Philip Augustus White

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Philip attended the Laurens Street School where Peter Guignon’s former classmate, Charles Reason, was the principal teacher. After graduating, he apprenticed in Patrick Reason’s engraving shop until it became apparent that he had no talent in this area. Philip then began an apprenticeship in the pharmacy of James McCune Smith, and at the same time attended the College of Pharmacy of the City of New York from which he graduated in 1844, the first black man to do so. In 1847, he opened his own drugstore in Lower Manhattan. Initially an unpretentious endeavor, it grew into a large retail business to which Philip eventually added a successful wholesale department. Over time, Philip gained admission to the city’s major professional pharmaceutical societies.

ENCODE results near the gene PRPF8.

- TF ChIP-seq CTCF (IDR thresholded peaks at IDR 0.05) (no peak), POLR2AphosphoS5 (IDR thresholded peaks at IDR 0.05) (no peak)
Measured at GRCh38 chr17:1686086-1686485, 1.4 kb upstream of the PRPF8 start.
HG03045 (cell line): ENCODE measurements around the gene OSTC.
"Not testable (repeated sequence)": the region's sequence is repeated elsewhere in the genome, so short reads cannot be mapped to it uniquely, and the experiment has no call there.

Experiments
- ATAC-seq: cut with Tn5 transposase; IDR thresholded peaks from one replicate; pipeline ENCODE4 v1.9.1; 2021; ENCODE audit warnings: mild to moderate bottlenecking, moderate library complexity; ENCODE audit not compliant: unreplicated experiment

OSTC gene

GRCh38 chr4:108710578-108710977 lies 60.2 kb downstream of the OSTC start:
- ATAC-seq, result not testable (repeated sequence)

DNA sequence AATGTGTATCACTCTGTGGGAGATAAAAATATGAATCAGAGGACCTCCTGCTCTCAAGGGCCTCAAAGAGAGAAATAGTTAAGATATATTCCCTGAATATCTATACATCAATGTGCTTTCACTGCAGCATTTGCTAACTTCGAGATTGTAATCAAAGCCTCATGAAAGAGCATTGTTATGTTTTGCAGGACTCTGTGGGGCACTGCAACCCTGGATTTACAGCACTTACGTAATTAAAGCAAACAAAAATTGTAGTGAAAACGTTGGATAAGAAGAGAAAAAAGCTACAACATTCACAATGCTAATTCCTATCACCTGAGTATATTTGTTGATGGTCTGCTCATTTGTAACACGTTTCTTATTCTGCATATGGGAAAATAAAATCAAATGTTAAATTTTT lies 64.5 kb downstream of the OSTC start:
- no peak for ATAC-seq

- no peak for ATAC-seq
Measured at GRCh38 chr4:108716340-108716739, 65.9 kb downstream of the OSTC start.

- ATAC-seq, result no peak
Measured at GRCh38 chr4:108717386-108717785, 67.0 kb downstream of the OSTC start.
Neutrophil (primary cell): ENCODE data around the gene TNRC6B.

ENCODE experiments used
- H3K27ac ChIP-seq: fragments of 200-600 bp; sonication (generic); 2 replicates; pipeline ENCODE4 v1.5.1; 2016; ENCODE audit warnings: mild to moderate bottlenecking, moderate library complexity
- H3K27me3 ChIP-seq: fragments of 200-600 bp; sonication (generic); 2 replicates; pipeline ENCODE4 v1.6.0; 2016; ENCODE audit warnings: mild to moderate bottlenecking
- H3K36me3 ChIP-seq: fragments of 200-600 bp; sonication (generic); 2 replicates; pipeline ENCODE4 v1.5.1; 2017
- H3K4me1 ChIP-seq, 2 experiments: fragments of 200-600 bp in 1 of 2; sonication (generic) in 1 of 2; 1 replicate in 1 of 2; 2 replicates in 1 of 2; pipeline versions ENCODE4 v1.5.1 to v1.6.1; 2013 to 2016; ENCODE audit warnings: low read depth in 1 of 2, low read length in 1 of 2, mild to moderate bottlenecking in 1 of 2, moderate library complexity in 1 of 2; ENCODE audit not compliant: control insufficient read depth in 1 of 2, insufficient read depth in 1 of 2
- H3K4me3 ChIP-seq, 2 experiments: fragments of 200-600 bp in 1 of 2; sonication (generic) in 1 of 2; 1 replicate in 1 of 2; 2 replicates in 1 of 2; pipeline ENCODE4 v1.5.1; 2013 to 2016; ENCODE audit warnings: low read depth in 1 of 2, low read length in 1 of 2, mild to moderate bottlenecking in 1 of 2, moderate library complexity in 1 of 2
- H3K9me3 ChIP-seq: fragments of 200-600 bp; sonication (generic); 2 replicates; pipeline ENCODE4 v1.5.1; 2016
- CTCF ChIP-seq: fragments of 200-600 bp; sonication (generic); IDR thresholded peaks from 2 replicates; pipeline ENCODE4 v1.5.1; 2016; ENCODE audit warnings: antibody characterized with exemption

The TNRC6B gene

With the money he made, Philip generously gave back to the community. He was a devoted member of St. Philip’s Episcopal Church. When St. Philip’s gained admission to the Episcopal Diocesan Convention in 1853, Philip was one of the three delegates seated. As a member of vestry and then as senior warden, Philip oversaw the church finances, buying and leasing properties for profit, and helping the church move to new locations.

Philip was equally dedicted to improving the education of black children. He served for many years as secretary of the New York Society for the Promotion of Education among Colored Children. After he moved to Brooklyn, then Mayor Seth Low appointed Philip to the Brooklyn Board of Education in 1883. Occupying the "colored seat" on the Board, Philip successfully lobbied for the integration of Brooklyn's public school system while insisting that the black community be able to retain its three existing schools whose teachers were all African American.

Philip was also a member of the Academy of Sciences and the Metropolitan Museum of Art.


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“Philip Augustus White,” Black Gotham Archive, accessed July 10, 2018,